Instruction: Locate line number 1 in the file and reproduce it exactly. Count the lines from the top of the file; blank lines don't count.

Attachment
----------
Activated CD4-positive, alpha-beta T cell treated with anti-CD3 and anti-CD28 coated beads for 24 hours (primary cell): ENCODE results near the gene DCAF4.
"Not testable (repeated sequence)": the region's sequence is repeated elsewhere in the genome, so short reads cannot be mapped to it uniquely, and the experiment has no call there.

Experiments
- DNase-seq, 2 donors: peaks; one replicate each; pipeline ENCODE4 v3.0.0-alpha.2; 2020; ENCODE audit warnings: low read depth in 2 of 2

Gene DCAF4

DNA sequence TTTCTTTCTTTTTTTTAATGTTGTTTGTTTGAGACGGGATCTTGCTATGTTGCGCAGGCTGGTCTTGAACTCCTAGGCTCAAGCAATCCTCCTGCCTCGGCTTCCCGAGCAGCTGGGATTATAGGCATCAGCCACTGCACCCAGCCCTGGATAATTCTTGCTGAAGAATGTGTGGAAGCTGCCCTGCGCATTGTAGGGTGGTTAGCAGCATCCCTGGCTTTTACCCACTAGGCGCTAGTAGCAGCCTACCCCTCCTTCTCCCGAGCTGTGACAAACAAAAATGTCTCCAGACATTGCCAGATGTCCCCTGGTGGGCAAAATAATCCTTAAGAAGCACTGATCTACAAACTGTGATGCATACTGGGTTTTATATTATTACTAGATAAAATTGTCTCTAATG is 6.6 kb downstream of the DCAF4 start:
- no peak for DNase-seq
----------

Activated CD4-positive, alpha-beta T cell treated with anti-CD3 and anti-CD28 coated beads for 24 hours (primary cell): ENCODE results near the gene DCAF4.